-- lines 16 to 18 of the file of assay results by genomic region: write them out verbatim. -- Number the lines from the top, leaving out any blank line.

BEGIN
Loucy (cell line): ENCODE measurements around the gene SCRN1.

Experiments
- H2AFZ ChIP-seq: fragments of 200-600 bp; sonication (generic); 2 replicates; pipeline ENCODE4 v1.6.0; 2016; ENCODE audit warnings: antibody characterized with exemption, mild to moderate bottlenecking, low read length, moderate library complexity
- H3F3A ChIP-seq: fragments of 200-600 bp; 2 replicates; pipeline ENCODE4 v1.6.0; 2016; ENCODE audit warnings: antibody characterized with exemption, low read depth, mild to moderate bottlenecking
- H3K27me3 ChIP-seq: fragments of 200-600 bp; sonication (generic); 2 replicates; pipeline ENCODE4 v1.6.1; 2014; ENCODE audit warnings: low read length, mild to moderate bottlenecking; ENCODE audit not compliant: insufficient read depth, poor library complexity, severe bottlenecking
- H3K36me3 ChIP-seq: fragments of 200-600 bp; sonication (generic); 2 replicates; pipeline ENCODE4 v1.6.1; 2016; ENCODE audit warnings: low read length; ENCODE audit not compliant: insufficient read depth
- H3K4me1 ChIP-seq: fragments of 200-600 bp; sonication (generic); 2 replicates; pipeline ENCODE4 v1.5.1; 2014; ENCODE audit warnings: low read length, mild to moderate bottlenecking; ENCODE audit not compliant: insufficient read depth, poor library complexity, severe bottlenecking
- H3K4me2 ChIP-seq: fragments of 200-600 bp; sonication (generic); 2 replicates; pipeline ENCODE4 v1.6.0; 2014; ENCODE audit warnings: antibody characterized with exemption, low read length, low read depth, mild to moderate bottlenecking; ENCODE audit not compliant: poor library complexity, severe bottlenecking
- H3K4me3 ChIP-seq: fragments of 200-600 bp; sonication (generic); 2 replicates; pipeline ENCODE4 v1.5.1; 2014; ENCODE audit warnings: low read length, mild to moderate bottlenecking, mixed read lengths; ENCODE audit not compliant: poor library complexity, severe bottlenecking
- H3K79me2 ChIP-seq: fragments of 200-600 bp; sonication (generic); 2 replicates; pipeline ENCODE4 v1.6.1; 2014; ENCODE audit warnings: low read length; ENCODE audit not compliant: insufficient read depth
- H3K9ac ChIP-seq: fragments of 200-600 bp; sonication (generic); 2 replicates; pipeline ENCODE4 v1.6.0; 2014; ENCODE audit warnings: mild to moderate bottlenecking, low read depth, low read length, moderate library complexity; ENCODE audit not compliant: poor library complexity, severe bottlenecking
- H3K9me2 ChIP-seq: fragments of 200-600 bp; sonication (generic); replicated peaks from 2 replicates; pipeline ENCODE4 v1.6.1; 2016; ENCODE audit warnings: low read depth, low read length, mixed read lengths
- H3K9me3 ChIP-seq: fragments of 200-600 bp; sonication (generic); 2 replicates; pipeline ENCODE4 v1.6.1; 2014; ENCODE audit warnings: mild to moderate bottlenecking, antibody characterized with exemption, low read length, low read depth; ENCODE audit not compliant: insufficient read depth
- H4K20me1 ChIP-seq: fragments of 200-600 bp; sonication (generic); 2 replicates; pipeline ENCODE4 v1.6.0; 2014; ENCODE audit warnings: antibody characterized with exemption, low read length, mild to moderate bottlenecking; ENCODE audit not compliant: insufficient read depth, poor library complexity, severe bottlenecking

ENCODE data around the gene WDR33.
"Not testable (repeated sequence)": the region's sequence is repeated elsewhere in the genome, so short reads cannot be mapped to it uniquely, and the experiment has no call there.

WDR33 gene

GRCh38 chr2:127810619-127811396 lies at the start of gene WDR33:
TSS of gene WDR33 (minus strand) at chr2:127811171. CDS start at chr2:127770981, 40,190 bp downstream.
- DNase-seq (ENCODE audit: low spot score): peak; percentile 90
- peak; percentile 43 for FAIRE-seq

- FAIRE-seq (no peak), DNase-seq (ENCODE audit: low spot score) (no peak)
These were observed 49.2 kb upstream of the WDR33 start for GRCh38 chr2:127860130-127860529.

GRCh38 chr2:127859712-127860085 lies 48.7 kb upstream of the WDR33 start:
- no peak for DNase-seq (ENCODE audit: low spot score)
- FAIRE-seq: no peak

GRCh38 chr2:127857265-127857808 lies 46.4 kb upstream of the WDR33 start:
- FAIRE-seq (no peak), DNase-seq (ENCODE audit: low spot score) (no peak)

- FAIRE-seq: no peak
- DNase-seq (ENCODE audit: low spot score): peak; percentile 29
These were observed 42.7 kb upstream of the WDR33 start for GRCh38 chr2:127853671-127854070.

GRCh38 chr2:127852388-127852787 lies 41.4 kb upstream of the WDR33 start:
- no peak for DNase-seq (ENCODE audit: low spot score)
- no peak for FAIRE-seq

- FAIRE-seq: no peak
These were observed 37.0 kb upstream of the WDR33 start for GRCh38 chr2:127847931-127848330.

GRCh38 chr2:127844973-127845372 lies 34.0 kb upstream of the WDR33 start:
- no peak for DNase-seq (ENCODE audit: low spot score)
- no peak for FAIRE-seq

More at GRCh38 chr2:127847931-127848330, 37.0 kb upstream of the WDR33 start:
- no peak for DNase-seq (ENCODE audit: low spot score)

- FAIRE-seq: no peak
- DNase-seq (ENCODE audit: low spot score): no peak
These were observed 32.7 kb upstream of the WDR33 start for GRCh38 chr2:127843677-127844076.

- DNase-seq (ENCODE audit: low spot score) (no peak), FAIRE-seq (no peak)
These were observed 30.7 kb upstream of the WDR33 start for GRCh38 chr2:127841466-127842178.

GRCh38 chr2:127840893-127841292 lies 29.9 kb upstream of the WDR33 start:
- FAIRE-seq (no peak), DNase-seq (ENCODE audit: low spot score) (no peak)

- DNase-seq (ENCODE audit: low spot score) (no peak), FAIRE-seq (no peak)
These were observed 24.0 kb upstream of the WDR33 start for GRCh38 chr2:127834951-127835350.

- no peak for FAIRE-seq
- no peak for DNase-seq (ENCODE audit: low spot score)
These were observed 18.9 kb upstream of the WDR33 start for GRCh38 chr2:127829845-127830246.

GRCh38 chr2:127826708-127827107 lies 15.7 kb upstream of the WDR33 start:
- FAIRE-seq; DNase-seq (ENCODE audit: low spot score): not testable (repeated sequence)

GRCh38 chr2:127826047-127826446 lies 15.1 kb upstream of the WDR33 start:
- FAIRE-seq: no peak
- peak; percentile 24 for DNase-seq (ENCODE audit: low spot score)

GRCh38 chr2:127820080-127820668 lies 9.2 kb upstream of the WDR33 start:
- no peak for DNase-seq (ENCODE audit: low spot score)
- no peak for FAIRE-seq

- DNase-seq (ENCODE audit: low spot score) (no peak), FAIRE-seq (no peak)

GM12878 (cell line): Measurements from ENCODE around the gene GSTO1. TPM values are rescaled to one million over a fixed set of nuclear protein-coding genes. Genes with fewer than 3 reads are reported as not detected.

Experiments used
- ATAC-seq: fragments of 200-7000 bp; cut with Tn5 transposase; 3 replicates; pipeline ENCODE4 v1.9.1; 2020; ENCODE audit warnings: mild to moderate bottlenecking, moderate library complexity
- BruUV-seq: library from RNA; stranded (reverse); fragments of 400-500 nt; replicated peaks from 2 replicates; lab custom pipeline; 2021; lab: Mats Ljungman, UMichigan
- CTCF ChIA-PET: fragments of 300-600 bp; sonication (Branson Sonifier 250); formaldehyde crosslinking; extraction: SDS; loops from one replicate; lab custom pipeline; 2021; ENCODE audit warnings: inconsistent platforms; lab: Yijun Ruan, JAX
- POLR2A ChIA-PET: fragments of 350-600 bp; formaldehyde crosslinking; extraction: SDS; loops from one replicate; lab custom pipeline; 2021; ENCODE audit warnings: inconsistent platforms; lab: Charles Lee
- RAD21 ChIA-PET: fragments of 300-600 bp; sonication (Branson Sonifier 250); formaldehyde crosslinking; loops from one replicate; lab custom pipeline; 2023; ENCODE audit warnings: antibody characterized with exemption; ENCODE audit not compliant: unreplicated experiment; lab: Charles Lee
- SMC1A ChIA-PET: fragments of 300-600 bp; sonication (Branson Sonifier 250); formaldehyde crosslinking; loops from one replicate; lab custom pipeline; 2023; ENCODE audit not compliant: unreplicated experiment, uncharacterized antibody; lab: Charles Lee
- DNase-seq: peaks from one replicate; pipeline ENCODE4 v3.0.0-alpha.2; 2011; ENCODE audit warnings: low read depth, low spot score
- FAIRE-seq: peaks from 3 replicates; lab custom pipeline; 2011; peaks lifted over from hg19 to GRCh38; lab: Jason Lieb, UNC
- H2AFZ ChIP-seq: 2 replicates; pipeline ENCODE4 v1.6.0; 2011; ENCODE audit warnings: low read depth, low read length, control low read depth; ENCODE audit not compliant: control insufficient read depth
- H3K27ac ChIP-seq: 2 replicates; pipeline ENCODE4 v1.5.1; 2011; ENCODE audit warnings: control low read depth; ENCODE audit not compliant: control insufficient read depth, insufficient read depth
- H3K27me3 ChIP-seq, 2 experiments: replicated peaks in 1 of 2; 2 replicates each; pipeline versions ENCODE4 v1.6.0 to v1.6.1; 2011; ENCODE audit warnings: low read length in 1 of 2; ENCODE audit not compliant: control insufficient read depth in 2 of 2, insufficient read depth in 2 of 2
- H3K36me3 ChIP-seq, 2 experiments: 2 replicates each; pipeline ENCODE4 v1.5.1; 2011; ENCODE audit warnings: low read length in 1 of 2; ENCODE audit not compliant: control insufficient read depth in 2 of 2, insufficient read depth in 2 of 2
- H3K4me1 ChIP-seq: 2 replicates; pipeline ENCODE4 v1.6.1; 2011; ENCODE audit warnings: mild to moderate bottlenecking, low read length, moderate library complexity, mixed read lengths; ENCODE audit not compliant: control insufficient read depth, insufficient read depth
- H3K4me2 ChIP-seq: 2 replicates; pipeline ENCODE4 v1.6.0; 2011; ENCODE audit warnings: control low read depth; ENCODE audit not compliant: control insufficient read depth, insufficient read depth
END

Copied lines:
"Not testable (repeated sequence)": the region's sequence is repeated elsewhere in the genome, so short reads cannot be mapped to it uniquely, and the experiment has no call there.

WDR33 gene

GRCh38 chr2:127810619-127811396 lies at the start of gene WDR33: